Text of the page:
(Text quoted from Anthony A. Hoekema, The Bible and the Future, Grand Rapids: Baker, 1994)
“It is quite common, particularly in dispensationalist circles, to say that the Second Coming of Christ is “imminent.” If by “imminence” it is meant that no predicted event needs to occur before Christ comes again, this view gives us difficulties–since, as we have seen, the New Testament teaches that certain things must indeed happen before the Parousia occurs…
…there is no sound biblical basis for dividing the Second Coming of Christ into these two phases. Although the signs of the times are indeed present throughout the entire history of the Christian church, it would appear that before Christ returns some of these signs will assume a more intense form than they have had in the past. The signs will become clearer, and will move on to a certain climax. Apostasy will become far more widespread, persecution and suffering will become “the great tribulation,” and antichristian forces will culminate in “the man of lawlessness.” As we shall see when we look at the individual signs more closely, the Bible does indeed point to such a final culmination of the signs of the times. To say therefore that no predicted events need to happen before Christ returns is to say too much. We must be prepared for the possibility that the Parousia may yet be a long way off, and the New Testament data leave room for that possibility. On the other hand, to affirm with certainty that the Parousia is still a long way off is also to say too much. The exact time of the Parousia is unknown to us. Neither do we know exactly how the signs of the times will intensify. This uncertainty means that we must always be prepared. Instead of saying that the Parousia is imminent, therefore, let us say that it is impending. It is certain to come, but we do not know exactly when it will come. We must therefore live in constant expectation of and readiness for the Lord’s return. The words of the following motto put it well: Live as though Christ died yesterday, arose this morning, and is coming again tomorrow”.
(About the author: Anthony Andrew Hoekema (1913-1988) was a Calvinist theologian and Dutch Reformed minister who served as professor of Systematic theology at Calvin Theological Seminary, Grand Rapids, MI for twenty-one years. He was an amillennialist. His book Amillennialism can be found at http://www.the-highway.com/amila_Hoekema.html.)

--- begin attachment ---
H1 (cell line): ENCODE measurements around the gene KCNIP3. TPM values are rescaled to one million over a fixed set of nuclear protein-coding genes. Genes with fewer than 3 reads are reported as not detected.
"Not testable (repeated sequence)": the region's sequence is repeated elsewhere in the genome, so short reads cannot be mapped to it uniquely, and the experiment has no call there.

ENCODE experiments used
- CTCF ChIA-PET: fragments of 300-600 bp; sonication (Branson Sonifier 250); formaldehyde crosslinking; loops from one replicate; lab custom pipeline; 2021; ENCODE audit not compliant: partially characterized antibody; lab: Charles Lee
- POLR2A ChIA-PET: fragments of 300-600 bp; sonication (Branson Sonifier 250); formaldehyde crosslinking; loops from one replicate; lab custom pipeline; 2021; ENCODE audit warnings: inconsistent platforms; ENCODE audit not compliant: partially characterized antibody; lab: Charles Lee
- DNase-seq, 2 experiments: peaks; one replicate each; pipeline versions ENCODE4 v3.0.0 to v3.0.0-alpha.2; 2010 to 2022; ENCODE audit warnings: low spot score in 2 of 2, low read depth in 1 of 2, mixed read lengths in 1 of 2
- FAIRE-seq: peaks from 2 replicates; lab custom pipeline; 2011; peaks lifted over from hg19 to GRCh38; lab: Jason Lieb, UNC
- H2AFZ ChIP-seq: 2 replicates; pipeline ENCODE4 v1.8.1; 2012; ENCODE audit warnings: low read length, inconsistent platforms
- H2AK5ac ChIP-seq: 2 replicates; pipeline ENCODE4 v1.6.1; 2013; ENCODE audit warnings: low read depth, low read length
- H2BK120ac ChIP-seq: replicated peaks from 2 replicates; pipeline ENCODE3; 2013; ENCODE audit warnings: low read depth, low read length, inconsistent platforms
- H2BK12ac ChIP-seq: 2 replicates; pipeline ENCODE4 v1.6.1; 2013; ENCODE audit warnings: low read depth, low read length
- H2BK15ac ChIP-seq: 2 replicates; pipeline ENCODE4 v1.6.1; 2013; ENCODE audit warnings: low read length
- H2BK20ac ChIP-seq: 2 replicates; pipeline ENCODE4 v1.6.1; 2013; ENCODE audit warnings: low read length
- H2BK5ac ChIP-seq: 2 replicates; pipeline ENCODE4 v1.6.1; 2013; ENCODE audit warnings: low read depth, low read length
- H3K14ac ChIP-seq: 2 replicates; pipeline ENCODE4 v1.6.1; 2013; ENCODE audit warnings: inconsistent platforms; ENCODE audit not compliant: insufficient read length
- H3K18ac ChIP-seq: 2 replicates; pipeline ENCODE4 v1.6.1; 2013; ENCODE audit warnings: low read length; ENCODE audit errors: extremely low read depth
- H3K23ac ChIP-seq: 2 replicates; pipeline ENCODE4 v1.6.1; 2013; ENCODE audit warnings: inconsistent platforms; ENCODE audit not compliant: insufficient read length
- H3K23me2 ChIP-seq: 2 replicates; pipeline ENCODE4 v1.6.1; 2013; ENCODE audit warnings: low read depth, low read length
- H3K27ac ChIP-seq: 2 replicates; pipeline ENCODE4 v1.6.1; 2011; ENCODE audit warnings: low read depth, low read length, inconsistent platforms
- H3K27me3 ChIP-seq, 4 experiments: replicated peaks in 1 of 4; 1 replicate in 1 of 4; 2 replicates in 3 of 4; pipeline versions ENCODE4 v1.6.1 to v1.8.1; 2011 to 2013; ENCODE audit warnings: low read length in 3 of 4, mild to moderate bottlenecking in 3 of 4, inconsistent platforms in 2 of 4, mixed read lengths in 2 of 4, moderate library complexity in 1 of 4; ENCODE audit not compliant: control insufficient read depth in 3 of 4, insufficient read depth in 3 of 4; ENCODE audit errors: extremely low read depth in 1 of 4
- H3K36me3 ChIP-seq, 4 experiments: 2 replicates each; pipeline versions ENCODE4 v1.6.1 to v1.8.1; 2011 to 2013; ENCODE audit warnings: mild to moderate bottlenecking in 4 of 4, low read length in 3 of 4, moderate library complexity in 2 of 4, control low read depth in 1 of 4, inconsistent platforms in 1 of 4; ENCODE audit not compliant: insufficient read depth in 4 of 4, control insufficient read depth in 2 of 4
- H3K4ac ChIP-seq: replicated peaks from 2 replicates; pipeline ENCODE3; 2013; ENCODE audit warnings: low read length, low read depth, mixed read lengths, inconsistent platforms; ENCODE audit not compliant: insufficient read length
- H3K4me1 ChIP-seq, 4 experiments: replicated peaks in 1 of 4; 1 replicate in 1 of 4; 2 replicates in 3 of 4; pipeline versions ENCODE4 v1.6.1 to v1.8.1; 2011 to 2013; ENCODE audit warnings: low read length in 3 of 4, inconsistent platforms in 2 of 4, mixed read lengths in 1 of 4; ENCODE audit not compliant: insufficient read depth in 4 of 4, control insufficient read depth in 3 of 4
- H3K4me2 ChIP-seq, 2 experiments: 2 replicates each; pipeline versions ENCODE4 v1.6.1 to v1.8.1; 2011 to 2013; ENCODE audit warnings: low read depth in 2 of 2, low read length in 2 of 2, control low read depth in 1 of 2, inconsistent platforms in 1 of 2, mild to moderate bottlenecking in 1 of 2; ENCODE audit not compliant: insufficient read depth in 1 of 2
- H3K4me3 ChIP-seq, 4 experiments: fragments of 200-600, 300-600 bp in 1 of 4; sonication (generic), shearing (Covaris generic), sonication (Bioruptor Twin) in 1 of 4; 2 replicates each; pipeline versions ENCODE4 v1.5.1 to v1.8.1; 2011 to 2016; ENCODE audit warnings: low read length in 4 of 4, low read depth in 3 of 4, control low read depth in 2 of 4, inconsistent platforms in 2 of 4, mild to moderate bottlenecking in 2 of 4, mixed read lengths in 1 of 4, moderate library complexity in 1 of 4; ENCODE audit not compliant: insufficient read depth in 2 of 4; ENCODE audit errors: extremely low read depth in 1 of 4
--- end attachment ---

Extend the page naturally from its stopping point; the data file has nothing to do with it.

A quote from Spurgeon’s sermon: Motives for Steadfastness, May 11, 1873):
“Therefore, my beloved brethren, be ye stedfast, unmoveable, always abounding in the work of the Lord, forasmuch as ye know that your labor is not in vain in the Lord.” (1 Corinthians 15:58)
Beloved, be ye steadfast. By this the apostle means, first, be ye steadfast in the doctrines of the gospel. Know what you know, and, knowing it cling to it. Hold fast the form of sound doctrine. Do not be as some are, of doubtful mind, who know nothing, and even dare to say that nothing can be known. To such the highest wisdom is to suspect the truth of everything they once knew, and to hang in doubt as to whether there are any fundamentals at all. I should like an answer from the Broad Church divines to one short and plain question. What truth is so certain and important as to justify a man in sacrificing his life to maintain it? Is there any doctrine for which a wise man should yield his body to be burned? According to all that I can understand of modern liberalism, religion is a mere matter of opinion, and no opinion is of sufficient importance to be worth contending for. The martyrs might have saved themselves a world of loss and pain if they had been of this school, and the Reformers might have spared the world all this din about Popery and Protestantism. I deplore the spread of this infidel spirit, it will eat as doth a canker. Where is the strength of a church when its faith is held in such low esteem? Where is conscience? Where is love of truth? Where soon will be common honesty? In these days with some men, in religious matters, black is white, and all things are whichever color may happen to be in your own eye, the color being nowhere but in your eye, theology being only a set of opinions, a bundle of views and persuasions. The Bible to these gentry is a nose of wax which everybody may shape just as he pleases. Beloved, beware of falling into this state of mind; for if you do so I boldly assert that you are not Christian at all, for the Spirit which dwells in believers hates falsehood, and clings firmly to the truth. Our great Lord and Master taught mankind certain great truths plainly and definitely, stamping them with his “Verily, verily;” and as to the marrow of them he did not hesitate to say, “He that believeth shall be saved, but he that believeth not shall be damned;” a sentence very abhorrent to modern charity, but infallible nevertheless. Jesus never gave countenance to the baseborn charity which teaches that it is no injury to a man’s nature to believe a lie. Beloved, be firm, be steadfast, be positive. There are certain things which are true; find them out, grapple them to you as with hooks of steel. Buy the truth at any price and sell it at no price.
An excellent e-book on “The Person Of Christ According To The New Testament” by reformed theologian B. B. Warfield:
“Justification By Faith” was the rallying cry of the Protestant Reformers, and it remains the cornerstone of reformed theology today. The following article by W. J. Grier is a great explanation of justification by a reformed Irish theologian: